eXTReMe Tracker

 

Vietnam: Positive development of VAC model in Ho Chi Minh City

In recent years, the economic model of gardens, fish, cattle and poultry farming (known as the VAC model) has seen rapid expansion in Ho Chi Minh City, contributing an active part to the economic development, especially poverty reduction, in the city's suburban and rural areas. Many households have become rich, holding out further prospects for this model.

In Ho Chi Minh City, the development of VAC model has helped diversify the cultivated crops and cattle-poultry model of urban agriculture which are suitable with local land and technical conditions to bring about high economic value.

The city now has nearly 10,000 hectares of fruit plants, mainly in Cu Chi and Binh Chanh districts and Thu Duc district and district 9. New varieties of fruit plants have been expanded, producing high yield and meeting the increasing needs of the city and exporters.

Fruit plants in the city are developed to serve production and to supply saplings to the Central Highlands region, the central and southeastern regions. Attention is being paid to improving the quality of fruit trees and resistance against insects.

^^^ Bonsai trees displayed at the centre of the city during Tet.

The restoration of traditional fruit plants for typical ecological areas has been promoted such as Long Hoa mango in Can Gio district, An Phu Dong grapefruit in district 12, and mangosteen along Saigon river. In addition, the growing of fruit plants is combined with the forming of eco-tourism services in Cu Chi and Can Gio districts.

In 1995, the area under cultivation for flower ornamental plants was estimated at nearly 25 hectares covered with traditional flowers of low economic value. Currently, the area has reached nearly 1,000 hectares and flowers and ornamental plants have become a new farming model which provides an income of ten times higher than rice cultivation. In recent years, the city has exported thousands of bonsai trees to earn a significant amount of foreign currency.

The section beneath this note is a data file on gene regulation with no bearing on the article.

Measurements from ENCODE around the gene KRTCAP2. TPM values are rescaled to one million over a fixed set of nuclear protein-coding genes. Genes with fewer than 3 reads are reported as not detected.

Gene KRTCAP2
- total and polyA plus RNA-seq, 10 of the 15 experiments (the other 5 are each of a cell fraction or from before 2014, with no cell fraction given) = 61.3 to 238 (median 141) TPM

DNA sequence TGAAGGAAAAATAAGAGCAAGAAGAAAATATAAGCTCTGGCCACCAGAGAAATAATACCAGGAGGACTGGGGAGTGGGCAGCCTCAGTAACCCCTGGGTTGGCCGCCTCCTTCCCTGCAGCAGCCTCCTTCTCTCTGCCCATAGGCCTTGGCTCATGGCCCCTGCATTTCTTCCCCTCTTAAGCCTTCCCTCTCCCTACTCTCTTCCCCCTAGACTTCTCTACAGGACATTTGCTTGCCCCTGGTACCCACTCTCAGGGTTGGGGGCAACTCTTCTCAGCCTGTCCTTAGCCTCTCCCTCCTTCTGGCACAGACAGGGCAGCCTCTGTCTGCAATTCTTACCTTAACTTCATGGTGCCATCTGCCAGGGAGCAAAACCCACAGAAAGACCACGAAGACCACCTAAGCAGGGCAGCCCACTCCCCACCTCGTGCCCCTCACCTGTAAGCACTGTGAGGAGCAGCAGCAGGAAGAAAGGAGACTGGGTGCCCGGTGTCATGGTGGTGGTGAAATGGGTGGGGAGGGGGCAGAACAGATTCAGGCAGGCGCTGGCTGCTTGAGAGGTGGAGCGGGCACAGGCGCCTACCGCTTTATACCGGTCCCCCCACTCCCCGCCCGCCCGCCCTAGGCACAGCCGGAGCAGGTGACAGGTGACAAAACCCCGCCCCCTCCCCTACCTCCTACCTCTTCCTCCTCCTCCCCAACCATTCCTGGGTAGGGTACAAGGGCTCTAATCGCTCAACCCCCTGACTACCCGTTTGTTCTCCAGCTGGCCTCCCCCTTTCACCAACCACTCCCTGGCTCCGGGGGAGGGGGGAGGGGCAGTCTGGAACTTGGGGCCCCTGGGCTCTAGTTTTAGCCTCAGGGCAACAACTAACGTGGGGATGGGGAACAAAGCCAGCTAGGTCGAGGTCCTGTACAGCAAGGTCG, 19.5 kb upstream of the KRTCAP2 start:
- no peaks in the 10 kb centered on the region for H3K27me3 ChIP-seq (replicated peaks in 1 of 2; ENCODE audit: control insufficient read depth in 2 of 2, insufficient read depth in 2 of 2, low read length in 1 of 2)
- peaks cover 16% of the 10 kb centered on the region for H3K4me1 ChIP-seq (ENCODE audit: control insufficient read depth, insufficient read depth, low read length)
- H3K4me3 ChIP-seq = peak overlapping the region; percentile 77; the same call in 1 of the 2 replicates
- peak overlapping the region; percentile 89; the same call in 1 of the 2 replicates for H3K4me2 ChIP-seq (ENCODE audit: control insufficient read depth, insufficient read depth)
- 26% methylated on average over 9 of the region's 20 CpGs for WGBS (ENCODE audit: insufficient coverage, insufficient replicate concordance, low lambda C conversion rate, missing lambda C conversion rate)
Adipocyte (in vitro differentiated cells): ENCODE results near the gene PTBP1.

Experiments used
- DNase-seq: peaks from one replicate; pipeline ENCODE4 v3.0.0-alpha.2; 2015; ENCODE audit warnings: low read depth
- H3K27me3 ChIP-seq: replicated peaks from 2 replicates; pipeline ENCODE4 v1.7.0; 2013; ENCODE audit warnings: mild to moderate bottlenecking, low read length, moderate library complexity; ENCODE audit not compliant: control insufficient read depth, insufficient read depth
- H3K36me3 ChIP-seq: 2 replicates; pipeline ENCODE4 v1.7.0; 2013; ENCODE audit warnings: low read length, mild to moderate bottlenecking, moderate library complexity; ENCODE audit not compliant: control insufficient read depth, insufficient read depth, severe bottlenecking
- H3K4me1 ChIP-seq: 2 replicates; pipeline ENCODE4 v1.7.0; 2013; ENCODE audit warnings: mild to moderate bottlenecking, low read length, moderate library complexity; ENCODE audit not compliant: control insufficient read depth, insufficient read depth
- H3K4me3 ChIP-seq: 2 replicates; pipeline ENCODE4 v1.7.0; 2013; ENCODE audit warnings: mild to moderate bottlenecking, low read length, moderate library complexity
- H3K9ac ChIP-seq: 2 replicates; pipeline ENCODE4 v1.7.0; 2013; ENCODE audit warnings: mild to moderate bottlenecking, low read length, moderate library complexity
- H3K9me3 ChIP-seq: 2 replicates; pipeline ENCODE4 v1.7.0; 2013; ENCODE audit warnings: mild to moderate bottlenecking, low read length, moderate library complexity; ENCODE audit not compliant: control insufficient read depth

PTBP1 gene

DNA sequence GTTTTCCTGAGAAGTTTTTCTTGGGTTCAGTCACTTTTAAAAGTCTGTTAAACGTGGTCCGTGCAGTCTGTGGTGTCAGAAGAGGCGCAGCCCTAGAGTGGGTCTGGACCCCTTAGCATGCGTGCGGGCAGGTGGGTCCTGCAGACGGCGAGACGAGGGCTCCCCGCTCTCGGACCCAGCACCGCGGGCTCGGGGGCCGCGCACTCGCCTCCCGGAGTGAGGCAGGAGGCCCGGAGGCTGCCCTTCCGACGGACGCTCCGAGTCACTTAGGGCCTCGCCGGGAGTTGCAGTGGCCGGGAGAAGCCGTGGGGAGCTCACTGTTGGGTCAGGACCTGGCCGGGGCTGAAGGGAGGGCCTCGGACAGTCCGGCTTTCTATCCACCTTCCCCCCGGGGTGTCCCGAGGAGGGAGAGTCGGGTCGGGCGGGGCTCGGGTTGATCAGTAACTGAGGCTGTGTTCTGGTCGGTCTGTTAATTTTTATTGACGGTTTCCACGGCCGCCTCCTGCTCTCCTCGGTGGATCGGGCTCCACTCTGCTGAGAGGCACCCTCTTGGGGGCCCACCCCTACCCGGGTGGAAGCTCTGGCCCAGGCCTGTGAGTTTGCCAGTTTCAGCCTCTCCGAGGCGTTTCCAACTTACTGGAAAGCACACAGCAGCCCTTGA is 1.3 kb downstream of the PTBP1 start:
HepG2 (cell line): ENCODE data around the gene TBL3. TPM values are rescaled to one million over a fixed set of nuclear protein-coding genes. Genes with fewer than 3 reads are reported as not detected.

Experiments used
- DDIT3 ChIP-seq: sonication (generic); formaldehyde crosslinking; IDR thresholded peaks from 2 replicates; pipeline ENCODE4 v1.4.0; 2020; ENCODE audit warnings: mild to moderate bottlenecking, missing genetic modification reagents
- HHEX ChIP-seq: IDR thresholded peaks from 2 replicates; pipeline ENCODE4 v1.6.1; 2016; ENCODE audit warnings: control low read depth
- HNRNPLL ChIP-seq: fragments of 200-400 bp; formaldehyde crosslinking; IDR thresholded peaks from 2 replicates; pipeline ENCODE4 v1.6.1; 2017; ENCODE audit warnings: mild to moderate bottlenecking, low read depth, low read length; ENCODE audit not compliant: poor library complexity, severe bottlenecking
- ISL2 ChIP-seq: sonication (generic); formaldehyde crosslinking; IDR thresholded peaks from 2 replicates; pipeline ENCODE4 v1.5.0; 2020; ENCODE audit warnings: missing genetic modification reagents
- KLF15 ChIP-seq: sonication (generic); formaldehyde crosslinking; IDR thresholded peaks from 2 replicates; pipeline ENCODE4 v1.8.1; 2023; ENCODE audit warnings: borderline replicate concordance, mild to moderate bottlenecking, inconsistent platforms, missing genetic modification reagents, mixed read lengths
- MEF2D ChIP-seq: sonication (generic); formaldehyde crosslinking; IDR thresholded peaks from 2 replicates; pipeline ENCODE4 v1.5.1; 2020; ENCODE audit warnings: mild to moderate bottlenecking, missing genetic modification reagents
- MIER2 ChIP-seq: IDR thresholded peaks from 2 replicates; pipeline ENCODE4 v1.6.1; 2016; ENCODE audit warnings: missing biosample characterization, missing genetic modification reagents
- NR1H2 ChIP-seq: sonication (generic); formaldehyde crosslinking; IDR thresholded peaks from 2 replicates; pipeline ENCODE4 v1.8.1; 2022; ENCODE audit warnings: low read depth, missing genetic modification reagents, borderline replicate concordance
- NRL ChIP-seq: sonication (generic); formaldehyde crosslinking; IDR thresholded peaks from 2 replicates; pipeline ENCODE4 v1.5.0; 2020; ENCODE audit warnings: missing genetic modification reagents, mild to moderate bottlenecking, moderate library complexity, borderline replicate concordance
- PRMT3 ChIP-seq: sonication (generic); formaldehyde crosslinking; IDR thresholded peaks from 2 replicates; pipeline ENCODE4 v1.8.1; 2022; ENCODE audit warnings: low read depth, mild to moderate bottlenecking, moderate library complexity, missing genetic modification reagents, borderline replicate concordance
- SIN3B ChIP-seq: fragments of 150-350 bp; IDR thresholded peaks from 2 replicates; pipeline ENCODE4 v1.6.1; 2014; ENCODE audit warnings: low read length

Besides raising pigs, fish and dairy cows, the rearing of wild animals has become a widespread solution to supply materials to restaurants and make traditional medicine. Nearly 200 households are producing ornamental fish and each is estimated to earn VND 120 million per year.

As a result, the VAC economy in Ho Chi Minh City has shown positive changes, helping many people escape from poverty and contributing to economic restructuring. The successful expansion of the VAC model in some areas proved the fact that even alum-contaminated soil can be meliorated for cultivation or tourist services.

Mr Tran Van Quan in Tan Thoi Nhi commune of Hoc Mon district is known as one of the most successful examples. On an area of 11,000 square metres, he raises fish and provides entertainment services such as fishing and eating. Many households in the commune have applied his VAC model, creating a large tourist area.

Meanwhile, Mr Kieu Luong Hong from Tan Kien commune of Binh Chanh district tried to improve over 6,000 square metres of alum-contaminated land to raise fish and plant flowers.

Recently, the Association of Gardeners and Farm Owners in Ho Chi Minh City was established with the aim of raising their production and contributing a part to the development of urban agriculture in the city.